# 1. Introduction. PROPER HOLOMORPHIC MAPPINGS BETWEEN RIGID POLYNOMIAL DOMAINS IN C n+1

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1 Publ. Mat. 45 (2001), PROPER HOLOMORPHIC MAPPINGS BETWEEN RIGID POLYNOMIAL DOMAINS IN C n+1 Bernard Coupet and Nabil Ourimi Abstract We describe the branch locus of proper holomorphic mappings between rigid polynomial domains in C n+1. It appears, in particular, that it is controlled only by the first domain. As an application, we prove that proper holomorphic self-mappings between such domains are biholomorphic. 1. Introduction A domain D C n+1 is called rigid polynomial if D = {(z 0,z) C n+1 : r(z 0,z)=2Re(z 0 )+P (z, z) < 0} for some real polynomial P (z) =P (z, z). We say that D is nondegenerate if its boundary {(z 0,z) C n+1 : 2 Re(z 0 )+P (z) =0} contains no nontrivial complex variety. When P is homogeneous these domains naturally appear as approximation of domains of finite type and may be considered as their homogeneous models. These ones are useful in studies of many problems for more general domains (see for instance [7]). The main result of this paper describes the branch locus of proper holomorphic mappings between rigid polynomial domains in C n+1. Let f : D Ω be a holomorphic mapping between domains in C n+1. We will denote by J f (z 0,z) the Jacobian determinant of f and by V f = {(z 0,z) D : J f (z 0,z)=0} its branch locus. Our principal result is the following Mathematics Subject Classification. 32H35. Key words. Proper holomorphic mappings, rigid polynomial nondegenerate pseudoconvex domains.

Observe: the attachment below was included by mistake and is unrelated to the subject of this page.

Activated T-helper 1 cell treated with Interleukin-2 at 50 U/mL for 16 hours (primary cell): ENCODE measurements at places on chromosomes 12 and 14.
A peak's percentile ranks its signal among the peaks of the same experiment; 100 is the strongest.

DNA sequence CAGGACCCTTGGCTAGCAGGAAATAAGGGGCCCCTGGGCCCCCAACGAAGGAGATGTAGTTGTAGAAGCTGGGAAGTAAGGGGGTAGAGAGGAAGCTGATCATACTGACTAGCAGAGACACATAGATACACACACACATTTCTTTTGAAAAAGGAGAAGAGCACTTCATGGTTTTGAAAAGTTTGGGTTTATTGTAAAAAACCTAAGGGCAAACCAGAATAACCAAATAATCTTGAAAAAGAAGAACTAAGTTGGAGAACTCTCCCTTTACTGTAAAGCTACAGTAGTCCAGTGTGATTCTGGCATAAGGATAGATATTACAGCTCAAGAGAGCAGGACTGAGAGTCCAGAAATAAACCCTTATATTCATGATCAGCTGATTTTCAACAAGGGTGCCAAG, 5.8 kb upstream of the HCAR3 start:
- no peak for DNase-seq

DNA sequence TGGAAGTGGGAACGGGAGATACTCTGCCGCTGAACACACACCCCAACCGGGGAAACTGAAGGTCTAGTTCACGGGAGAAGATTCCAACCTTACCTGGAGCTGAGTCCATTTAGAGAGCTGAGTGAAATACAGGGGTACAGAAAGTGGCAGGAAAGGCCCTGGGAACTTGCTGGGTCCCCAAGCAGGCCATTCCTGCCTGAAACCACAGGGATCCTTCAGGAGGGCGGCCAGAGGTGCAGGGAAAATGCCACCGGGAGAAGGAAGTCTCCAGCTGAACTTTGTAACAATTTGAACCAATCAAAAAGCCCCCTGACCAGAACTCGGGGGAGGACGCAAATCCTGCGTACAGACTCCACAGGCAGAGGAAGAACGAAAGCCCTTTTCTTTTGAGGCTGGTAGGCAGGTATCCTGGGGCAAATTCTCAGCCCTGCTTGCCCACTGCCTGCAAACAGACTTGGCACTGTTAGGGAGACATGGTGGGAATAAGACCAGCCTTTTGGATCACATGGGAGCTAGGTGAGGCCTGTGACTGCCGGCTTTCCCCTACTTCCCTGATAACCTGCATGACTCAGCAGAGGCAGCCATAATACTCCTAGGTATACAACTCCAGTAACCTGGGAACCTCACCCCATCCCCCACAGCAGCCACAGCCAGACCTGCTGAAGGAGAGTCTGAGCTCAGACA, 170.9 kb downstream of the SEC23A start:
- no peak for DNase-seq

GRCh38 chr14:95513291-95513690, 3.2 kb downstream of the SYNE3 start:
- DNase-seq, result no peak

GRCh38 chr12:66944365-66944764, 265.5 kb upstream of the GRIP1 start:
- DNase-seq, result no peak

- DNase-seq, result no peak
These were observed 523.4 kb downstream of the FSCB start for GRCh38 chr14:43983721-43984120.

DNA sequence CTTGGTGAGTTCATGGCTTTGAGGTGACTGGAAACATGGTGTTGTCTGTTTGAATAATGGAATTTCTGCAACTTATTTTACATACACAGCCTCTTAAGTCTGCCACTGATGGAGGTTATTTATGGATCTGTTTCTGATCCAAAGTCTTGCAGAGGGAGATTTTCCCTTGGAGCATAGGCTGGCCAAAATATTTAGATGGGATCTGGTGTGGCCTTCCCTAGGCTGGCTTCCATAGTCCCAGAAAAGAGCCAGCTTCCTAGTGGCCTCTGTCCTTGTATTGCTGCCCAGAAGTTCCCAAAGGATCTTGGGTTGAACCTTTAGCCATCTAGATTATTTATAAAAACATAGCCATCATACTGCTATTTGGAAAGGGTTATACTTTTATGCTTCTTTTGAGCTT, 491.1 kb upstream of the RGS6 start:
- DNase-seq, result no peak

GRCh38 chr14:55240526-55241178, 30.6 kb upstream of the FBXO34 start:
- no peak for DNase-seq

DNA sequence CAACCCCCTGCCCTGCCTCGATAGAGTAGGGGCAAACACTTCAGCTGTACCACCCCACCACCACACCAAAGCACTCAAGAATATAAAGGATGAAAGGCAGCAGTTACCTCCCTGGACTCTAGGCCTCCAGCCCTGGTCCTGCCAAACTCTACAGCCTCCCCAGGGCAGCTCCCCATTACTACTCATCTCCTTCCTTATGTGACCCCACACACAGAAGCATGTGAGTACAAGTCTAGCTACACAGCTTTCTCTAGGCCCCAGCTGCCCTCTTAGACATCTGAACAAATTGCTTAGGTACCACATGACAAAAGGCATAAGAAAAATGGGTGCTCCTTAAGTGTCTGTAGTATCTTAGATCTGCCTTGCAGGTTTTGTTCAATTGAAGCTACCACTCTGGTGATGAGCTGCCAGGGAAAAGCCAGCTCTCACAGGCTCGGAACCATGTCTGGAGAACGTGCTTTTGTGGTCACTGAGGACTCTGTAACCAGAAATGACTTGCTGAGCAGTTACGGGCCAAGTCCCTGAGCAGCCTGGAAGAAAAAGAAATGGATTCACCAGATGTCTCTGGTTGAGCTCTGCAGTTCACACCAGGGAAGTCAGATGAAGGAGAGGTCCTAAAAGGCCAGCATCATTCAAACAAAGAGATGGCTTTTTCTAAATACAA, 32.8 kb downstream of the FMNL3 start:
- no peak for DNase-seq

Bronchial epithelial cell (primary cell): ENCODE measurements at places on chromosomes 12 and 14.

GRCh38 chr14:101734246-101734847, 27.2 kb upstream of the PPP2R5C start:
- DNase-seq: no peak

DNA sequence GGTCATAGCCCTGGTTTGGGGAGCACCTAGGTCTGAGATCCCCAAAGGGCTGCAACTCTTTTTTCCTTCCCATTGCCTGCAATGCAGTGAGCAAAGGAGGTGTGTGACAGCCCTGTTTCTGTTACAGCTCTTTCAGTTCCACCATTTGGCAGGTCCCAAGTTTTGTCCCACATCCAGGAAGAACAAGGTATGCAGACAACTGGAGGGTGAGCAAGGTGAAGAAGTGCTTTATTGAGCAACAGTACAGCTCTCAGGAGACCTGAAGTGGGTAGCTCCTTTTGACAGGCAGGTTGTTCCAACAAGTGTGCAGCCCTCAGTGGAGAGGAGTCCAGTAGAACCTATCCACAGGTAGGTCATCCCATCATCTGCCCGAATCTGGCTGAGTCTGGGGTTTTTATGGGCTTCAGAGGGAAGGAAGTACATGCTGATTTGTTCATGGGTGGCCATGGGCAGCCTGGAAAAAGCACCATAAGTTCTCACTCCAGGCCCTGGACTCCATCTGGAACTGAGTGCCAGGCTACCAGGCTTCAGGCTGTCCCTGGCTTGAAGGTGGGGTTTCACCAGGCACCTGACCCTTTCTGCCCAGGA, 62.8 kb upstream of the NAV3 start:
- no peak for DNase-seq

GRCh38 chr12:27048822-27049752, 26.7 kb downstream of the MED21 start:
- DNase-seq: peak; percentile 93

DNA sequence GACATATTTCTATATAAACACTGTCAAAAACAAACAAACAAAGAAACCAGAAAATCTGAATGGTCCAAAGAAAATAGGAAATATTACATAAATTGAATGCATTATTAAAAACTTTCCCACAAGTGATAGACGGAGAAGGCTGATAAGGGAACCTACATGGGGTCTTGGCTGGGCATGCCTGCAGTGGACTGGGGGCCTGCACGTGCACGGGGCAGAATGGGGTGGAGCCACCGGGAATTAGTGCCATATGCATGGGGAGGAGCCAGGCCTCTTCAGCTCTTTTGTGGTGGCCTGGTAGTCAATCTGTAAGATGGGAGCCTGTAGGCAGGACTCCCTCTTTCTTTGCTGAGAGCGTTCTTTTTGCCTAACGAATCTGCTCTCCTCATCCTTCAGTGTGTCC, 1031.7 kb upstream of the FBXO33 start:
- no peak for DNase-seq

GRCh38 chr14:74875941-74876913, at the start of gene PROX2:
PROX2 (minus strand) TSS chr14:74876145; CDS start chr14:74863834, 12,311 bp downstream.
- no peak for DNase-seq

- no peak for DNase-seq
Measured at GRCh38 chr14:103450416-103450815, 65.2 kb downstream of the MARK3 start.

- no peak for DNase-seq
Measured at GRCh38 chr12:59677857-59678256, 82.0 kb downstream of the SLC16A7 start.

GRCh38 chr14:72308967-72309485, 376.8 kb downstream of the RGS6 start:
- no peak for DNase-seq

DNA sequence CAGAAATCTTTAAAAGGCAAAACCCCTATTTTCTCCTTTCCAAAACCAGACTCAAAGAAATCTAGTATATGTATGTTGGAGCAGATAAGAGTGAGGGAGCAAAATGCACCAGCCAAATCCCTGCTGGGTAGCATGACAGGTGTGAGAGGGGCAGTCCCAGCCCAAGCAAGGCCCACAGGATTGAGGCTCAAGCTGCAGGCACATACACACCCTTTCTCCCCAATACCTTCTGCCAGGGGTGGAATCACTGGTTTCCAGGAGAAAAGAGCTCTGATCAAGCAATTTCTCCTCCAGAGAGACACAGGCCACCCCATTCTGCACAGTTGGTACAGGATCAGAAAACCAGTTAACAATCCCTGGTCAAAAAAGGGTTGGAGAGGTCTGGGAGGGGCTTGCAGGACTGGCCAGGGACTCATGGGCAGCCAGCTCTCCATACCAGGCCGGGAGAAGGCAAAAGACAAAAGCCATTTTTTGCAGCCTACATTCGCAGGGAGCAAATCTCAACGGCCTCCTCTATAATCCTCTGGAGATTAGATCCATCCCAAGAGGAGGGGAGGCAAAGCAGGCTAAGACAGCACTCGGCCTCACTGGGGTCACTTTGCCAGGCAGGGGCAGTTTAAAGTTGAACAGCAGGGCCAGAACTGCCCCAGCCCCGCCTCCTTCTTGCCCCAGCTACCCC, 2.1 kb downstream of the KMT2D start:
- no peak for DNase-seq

2 70 B. Coupet, N. Ourimi Theorem 1. Let D and Ω be rigid polynomial nondegenerate pseudoconvex domains in C n+1. Then there exists a finite number of complex algebraic varieties ˆB 1,..., ˆB N in C n (irreducible) depending only on D such that the branch locus of any proper holomorphic mapping f : D Ω satisfies: V f 1 k N {(z 0,z) D : z ˆB k }. Note that the integer N is bounded by the degree of the polynomial P. In the bounded strongly pseudoconvex case, the branch locus is empty [17], and in the real analytic case, one gives a nice description using semi-analytic stratification of the boundary (as it was observed in [9], this argument works in the smooth case as well if the set of weakly pseudoconvex boundary point admits a nice stratification). On the other hand, Rudin [18], Bedford [5], Forstnerič [15], Barletta- Bedford [4], proved that the structure of the branch locus of a proper holomorphic mapping relies on properties of its automorphism group via factorization type theorems. As an immediate application of Theorem 1, one has the following corollary. Corollary 1. Let D be a rigid polynomial nondegenerate pseudoconvex domain in C n+1. Then every proper holomorphic self-mapping f : D D is a biholomorphism. For the case n = 1, this result was proved in [13] and [11]. Now, we recall some definitions and results that we will need for the proof of Theorem 1. A mapping in C n+1 is algebraic if there exists an irreducible algebraic set of dimension n +1inC n+1 C n+1 which contains the graph of the map. Thus, this map may be extended to a possibly multiple valued map defined on the complement of an algebraic set in C n+1. Webster [19] proved that a locally biholomorphic mapping taking an algebraic nondegenerate hypersurface into another one is algebraic. Let f : D Ω be a proper holomorphic mapping satisfying the assumption of Theorem 1. According to Coupet-Pinchuk [14], f is algebraic. Furthermore, if the cluster set of a boundary point a D contains a point b Ω, then f extends holomorphically to a neighborhood of a. Therefore, there exists an algebraic set Ŝ D such that f extends holomorphically to a neighborhood of any point from D\Ŝ and for all p Ŝ, lim z p f(z) = +. Then we get the following stratification of the boundary: D = S h Ŝ